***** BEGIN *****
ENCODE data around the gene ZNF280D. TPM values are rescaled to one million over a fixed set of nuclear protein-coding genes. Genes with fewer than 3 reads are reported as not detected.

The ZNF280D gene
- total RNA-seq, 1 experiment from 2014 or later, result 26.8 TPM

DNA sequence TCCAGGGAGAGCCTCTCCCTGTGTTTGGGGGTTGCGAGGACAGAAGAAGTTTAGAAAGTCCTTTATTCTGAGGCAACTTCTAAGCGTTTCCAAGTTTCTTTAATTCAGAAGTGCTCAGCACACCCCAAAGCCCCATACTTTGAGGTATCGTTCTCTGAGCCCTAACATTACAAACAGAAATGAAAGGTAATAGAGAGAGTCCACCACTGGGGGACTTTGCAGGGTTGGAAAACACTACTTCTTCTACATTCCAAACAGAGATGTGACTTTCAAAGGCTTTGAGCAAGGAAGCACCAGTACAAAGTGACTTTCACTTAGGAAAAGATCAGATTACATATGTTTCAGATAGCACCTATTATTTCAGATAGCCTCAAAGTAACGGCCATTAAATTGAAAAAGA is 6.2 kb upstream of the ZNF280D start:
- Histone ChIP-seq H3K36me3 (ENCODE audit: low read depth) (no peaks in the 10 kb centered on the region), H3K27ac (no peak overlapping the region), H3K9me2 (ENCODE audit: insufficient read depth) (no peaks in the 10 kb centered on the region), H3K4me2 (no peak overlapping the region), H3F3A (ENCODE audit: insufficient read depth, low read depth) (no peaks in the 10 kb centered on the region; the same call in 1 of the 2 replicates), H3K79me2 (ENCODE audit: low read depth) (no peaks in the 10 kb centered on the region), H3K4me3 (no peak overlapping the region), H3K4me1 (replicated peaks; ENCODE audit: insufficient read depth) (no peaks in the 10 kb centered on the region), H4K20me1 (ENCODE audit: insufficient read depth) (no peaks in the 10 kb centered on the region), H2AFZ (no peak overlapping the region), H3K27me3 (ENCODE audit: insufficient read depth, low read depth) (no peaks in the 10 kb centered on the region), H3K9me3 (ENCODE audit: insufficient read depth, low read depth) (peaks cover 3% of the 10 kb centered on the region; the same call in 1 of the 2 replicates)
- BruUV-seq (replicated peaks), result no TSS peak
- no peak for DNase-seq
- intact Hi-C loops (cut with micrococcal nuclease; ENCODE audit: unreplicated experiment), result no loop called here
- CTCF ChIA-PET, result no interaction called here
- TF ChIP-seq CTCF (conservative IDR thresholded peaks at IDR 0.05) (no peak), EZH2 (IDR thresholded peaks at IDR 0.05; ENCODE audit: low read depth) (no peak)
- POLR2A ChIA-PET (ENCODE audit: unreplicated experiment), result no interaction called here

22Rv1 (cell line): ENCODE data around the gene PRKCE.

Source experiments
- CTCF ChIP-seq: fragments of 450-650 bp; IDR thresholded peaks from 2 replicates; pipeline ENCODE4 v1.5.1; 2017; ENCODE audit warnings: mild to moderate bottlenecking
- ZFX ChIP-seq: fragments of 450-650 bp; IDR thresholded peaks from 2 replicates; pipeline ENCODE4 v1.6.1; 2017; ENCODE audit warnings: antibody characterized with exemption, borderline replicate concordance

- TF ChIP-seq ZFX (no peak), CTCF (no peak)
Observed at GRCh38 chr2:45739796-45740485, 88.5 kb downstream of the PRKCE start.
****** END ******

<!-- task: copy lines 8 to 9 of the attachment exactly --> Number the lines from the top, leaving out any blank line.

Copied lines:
- intact Hi-C loops (cut with micrococcal nuclease; ENCODE audit: unreplicated experiment), result no loop called here
- CTCF ChIA-PET, result no interaction called here